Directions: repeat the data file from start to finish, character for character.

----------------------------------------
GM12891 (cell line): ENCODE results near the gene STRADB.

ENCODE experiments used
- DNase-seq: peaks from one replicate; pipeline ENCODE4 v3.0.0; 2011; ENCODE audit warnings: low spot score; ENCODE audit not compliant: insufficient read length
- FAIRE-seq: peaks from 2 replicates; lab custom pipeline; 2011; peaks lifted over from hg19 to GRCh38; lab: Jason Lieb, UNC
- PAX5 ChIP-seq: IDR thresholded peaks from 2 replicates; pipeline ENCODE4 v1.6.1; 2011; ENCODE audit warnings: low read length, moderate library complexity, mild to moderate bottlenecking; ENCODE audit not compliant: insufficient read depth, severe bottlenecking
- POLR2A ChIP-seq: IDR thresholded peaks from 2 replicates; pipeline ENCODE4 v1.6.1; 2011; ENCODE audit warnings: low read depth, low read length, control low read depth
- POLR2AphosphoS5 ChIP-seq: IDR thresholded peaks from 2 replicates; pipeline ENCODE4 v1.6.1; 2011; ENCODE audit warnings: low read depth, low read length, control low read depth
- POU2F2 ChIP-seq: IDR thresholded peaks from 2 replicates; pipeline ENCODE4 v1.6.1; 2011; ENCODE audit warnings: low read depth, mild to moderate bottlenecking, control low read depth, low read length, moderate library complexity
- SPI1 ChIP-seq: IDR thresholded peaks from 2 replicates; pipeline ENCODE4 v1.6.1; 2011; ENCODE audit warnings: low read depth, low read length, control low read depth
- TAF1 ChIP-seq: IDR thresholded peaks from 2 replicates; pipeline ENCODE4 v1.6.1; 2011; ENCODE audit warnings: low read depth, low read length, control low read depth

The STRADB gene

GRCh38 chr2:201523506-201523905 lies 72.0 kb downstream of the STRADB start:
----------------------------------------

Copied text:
GM12891 (cell line): ENCODE results near the gene STRADB.

ENCODE experiments used
- DNase-seq: peaks from one replicate; pipeline ENCODE4 v3.0.0; 2011; ENCODE audit warnings: low spot score; ENCODE audit not compliant: insufficient read length
- FAIRE-seq: peaks from 2 replicates; lab custom pipeline; 2011; peaks lifted over from hg19 to GRCh38; lab: Jason Lieb, UNC
- PAX5 ChIP-seq: IDR thresholded peaks from 2 replicates; pipeline ENCODE4 v1.6.1; 2011; ENCODE audit warnings: low read length, moderate library complexity, mild to moderate bottlenecking; ENCODE audit not compliant: insufficient read depth, severe bottlenecking
- POLR2A ChIP-seq: IDR thresholded peaks from 2 replicates; pipeline ENCODE4 v1.6.1; 2011; ENCODE audit warnings: low read depth, low read length, control low read depth
- POLR2AphosphoS5 ChIP-seq: IDR thresholded peaks from 2 replicates; pipeline ENCODE4 v1.6.1; 2011; ENCODE audit warnings: low read depth, low read length, control low read depth
- POU2F2 ChIP-seq: IDR thresholded peaks from 2 replicates; pipeline ENCODE4 v1.6.1; 2011; ENCODE audit warnings: low read depth, mild to moderate bottlenecking, control low read depth, low read length, moderate library complexity
- SPI1 ChIP-seq: IDR thresholded peaks from 2 replicates; pipeline ENCODE4 v1.6.1; 2011; ENCODE audit warnings: low read depth, low read length, control low read depth
- TAF1 ChIP-seq: IDR thresholded peaks from 2 replicates; pipeline ENCODE4 v1.6.1; 2011; ENCODE audit warnings: low read depth, low read length, control low read depth

The STRADB gene

GRCh38 chr2:201523506-201523905 lies 72.0 kb downstream of the STRADB start: